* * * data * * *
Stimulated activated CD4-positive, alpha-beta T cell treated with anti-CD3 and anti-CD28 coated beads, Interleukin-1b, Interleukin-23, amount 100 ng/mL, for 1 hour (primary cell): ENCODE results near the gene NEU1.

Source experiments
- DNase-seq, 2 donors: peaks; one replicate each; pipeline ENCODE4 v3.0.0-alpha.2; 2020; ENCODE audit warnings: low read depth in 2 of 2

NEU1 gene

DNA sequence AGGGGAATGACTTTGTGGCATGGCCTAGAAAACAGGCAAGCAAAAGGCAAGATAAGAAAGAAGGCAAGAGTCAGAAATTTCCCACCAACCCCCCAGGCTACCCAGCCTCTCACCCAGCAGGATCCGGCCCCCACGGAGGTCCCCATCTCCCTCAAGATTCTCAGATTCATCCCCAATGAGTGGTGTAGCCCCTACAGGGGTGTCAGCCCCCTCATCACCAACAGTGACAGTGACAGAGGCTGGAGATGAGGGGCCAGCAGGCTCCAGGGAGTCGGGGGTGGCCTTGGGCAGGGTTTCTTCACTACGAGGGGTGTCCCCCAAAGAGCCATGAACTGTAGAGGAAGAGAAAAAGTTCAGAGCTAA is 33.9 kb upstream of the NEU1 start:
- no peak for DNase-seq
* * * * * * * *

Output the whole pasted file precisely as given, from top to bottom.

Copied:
Stimulated activated CD4-positive, alpha-beta T cell treated with anti-CD3 and anti-CD28 coated beads, Interleukin-1b, Interleukin-23, amount 100 ng/mL, for 1 hour (primary cell): ENCODE results near the gene NEU1.

Source experiments
- DNase-seq, 2 donors: peaks; one replicate each; pipeline ENCODE4 v3.0.0-alpha.2; 2020; ENCODE audit warnings: low read depth in 2 of 2

NEU1 gene

DNA sequence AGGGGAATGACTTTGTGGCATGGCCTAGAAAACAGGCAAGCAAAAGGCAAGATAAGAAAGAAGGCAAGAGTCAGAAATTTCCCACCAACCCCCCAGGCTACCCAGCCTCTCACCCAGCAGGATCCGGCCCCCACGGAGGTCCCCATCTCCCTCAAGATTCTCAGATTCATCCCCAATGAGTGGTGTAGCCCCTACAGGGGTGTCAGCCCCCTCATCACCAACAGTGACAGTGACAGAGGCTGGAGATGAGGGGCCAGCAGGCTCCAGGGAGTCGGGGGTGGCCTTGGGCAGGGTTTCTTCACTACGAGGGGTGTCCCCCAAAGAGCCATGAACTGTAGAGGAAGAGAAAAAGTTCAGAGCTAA is 33.9 kb upstream of the NEU1 start:
- no peak for DNase-seq